EXCHANGING SOCIAL SUPPORT ONLINE: DECODING MOTIVATING FACTORS FOR PROMOTING SOCIAL SUPPORT IN A VIRTUAL COMMUNITY OF IBS PATIENTS

Restricted (Penn State Only)
Author:
Yang, Fan
Graduate Program:
Mass Communications
Degree:
Doctor of Philosophy
Document Type:
Dissertation
Date of Defense:
May 05, 2017
Committee Members:
  • Bu Zhong, Dissertation Advisor
  • Bu Zhong, Committee Chair
  • S. Shyam Sundar, Committee Member
  • Fuyuan Shen, Committee Member
  • Xiaoyue Niu, Outside Member
Keywords:
  • Online forum
  • social support
  • IBS
  • social network analysis
Abstract:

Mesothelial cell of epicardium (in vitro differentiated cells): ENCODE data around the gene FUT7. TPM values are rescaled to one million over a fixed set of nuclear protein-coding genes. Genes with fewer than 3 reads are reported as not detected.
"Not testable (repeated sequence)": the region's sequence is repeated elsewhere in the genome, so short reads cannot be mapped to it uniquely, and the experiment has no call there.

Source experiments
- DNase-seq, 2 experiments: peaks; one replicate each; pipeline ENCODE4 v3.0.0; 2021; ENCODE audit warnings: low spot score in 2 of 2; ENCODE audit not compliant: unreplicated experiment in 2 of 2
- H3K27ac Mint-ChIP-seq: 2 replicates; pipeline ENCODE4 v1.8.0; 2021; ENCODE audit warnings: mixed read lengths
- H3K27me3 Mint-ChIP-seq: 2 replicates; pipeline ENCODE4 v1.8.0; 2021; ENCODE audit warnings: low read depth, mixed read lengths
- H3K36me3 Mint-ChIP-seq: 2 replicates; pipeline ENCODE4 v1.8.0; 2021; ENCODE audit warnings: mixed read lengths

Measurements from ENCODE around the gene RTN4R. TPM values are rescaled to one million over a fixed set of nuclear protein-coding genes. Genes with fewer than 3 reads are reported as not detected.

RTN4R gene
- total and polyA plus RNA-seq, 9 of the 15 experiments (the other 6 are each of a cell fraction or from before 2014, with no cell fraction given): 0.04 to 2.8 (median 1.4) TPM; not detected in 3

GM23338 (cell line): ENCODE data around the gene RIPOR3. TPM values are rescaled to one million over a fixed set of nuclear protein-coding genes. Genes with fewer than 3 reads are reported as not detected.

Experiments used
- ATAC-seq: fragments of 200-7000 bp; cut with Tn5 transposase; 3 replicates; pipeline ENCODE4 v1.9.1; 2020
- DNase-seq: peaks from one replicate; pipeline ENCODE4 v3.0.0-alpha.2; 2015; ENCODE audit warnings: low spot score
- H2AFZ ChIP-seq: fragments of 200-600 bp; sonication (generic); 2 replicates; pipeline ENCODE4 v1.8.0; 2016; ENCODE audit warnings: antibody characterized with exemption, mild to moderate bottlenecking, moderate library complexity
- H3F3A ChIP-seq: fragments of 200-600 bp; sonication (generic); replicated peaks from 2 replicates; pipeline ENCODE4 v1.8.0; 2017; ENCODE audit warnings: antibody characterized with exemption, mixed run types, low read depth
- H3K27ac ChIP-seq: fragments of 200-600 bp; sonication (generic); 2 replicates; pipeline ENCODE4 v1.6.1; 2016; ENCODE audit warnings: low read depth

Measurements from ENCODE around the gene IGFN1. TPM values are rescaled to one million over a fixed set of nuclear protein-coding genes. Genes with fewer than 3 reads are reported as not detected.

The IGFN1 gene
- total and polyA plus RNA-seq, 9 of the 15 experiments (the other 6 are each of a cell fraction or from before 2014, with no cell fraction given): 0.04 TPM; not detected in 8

Previous literature has repeatedly documented the positive association between receiving social support and individual well-being. Little research, however, has been done to explore the antecedents for social support provision in the first place. This dissertation examined the socio-psychological, message-related, and technological motivating factors that predicted social support provision for IBS patients in the online context. Utilizing social network analysis, Study 1 examined predictors of social support provision through pre-existing data of a total number of 90,965 messages posted by 9,369 users on an online IBS health forum (www.ibsgroup.org) from 2008-2012. Results revealed that social support one previously received and provided were positively associated with his/her support provision over time. However, support reciprocity inhibited individuals from continuing offering support. Furthermore, the more emotional one’s support-seeking messages were, the more social support he/she received support from others. Built on the findings of Study 1, Study 2 conducted a survey of online IBS forum users (N = 281) and found that the extent to which an online forum could afford users to enhance agency and build community significantly encouraged their social support provision via increased self-efficacy and sense of community, respectively. When users could freely browse through IBS forums and were exposed to emotional support-seeking messages, they were significantly more like to provide support in response as well. Support reciprocity failed to work as a significant predictor for social support provision. Theoretical and practical implications are discussed.